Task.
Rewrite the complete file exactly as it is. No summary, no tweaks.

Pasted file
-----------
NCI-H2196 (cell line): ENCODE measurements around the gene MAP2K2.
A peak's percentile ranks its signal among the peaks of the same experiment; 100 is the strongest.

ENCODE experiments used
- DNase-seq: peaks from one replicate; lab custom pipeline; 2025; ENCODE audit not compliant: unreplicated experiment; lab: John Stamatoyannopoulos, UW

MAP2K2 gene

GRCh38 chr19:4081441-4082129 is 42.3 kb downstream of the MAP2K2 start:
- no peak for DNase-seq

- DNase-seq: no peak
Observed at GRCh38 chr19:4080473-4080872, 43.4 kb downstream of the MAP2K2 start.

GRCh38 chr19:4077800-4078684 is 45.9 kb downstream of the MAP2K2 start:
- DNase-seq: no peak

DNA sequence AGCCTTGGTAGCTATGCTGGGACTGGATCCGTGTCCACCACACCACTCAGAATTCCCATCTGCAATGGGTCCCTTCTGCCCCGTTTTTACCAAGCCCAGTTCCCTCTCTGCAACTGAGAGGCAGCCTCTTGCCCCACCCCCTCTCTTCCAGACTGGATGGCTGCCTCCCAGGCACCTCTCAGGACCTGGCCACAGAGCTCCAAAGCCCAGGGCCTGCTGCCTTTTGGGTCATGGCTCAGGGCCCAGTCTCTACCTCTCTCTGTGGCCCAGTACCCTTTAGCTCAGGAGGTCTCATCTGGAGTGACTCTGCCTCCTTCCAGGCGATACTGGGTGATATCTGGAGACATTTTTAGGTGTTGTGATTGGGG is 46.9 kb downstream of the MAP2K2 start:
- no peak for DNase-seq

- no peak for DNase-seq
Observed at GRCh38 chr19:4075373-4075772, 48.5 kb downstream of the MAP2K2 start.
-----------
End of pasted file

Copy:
NCI-H2196 (cell line): ENCODE measurements around the gene MAP2K2.
A peak's percentile ranks its signal among the peaks of the same experiment; 100 is the strongest.

ENCODE experiments used
- DNase-seq: peaks from one replicate; lab custom pipeline; 2025; ENCODE audit not compliant: unreplicated experiment; lab: John Stamatoyannopoulos, UW

MAP2K2 gene

GRCh38 chr19:4081441-4082129 is 42.3 kb downstream of the MAP2K2 start:
- no peak for DNase-seq

- DNase-seq: no peak
Observed at GRCh38 chr19:4080473-4080872, 43.4 kb downstream of the MAP2K2 start.

GRCh38 chr19:4077800-4078684 is 45.9 kb downstream of the MAP2K2 start:
- DNase-seq: no peak

DNA sequence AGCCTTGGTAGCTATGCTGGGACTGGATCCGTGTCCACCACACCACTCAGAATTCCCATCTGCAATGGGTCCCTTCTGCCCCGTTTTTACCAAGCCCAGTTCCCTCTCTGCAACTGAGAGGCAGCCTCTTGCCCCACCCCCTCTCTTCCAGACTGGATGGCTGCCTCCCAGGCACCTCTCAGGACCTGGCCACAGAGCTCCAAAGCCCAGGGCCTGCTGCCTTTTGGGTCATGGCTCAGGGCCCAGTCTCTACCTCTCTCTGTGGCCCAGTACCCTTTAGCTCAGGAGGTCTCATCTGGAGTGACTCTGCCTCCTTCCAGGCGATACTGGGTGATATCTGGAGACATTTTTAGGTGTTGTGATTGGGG is 46.9 kb downstream of the MAP2K2 start:
- no peak for DNase-seq

- no peak for DNase-seq
Observed at GRCh38 chr19:4075373-4075772, 48.5 kb downstream of the MAP2K2 start.